The only white person who seems moderately oblivious to the built-in disadvantages of Goble’s race and gender is Harrison, who is harried and tired but kindly, and just wants to figure out how to launch the damn rocket. But even he can’t see what seems really obvious to us: that Goble is operating at a massive disadvantage even while she’s twice as smart as any of the others, and that blindness startles him when he finally comes to see it (and, in a great scene, decides to take matters into his own hands).

The women who were once the human computers, but have learned to code, head for the IBM mainframes at NASA. Twentieth Century Fox Film Corporation

And yet, while these concerns don’t take a back seat to the story in any way, the way they’re integrated into a larger, exciting plot about scientific discovery (making calculations and programming look exciting is no small feat) means they’re always surprising. We occasionally forget, in the audience, that these women aren’t just working at the highest level of their fields, but that they’re also lacking the home court advantage of their colleagues. This raises the stakes, serving the narrative and heightening the drama.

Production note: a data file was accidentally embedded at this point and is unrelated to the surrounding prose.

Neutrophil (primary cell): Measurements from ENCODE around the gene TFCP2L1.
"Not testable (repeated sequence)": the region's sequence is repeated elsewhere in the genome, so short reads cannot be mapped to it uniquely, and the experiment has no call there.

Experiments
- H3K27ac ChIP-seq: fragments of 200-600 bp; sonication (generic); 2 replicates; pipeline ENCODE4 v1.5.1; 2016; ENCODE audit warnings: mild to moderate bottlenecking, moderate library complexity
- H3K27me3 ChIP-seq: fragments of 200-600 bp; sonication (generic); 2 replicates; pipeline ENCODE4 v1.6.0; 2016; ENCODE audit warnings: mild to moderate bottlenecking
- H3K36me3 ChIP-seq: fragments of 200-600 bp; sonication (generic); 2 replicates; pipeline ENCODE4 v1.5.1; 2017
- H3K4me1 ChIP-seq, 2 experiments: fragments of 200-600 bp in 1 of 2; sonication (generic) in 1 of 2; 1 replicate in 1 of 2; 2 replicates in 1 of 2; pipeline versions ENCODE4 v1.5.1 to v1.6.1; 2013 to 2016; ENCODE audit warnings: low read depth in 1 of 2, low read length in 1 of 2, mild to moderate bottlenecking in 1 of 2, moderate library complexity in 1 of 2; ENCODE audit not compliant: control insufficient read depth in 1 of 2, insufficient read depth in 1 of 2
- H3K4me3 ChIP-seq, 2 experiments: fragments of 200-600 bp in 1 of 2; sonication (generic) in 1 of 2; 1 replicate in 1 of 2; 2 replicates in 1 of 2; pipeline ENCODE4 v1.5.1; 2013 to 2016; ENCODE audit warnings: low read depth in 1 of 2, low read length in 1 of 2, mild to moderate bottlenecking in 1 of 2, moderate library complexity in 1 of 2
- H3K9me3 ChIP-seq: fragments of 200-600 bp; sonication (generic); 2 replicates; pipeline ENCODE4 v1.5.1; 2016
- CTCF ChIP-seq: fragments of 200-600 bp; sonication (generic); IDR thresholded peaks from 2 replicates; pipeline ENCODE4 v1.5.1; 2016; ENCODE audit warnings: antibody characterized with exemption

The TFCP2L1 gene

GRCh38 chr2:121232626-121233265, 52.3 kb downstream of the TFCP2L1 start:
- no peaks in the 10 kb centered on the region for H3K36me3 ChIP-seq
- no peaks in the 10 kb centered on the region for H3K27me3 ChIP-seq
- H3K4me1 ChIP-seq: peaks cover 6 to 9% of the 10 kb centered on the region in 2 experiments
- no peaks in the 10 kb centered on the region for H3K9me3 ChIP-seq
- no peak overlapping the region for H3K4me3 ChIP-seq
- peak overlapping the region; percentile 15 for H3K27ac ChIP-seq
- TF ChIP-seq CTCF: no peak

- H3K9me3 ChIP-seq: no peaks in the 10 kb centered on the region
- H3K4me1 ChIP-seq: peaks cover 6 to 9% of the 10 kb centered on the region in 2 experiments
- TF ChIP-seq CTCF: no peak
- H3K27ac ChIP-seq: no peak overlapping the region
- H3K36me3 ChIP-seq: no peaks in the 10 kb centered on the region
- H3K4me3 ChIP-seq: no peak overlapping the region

A secondary but important matter in Hidden Figures is the impending replacement of “computers” — real live human beings doing precise calculations — with IBM mainframes. When Mad Men did this plot, it somewhat comedically posed the machines as menacing overlords that drive poor Ginsberg insane. But for Hidden Figures — and especially for Dorothy Vaughan — the machines are a threat to her livelihood, one that can be conquered by figuring out how to be better at using them than everyone else. And that’s just what she does.

That’s especially poignant in a film concerned with math, engineering, and programming, all fields in which both women and people of color are deeply underrepresented. Seeing these women’s stories underlines not just the size of their accomplishment but also how far there is left to go.

There’s nothing terribly innovative about Hidden Figures from a cinematic perspective. But, as great historical dramas should, it disarmingly tells a true story that takes the audience out of present-day circumstances but still raises contemporary issues. It reminds us of all the stories in our history that have yet to be told. Hidden Figures is charming, smart, capable, and uncompromising — just like its subjects.

Hidden Figures opens in limited theaters on Christmas Day and nationwide on January 6.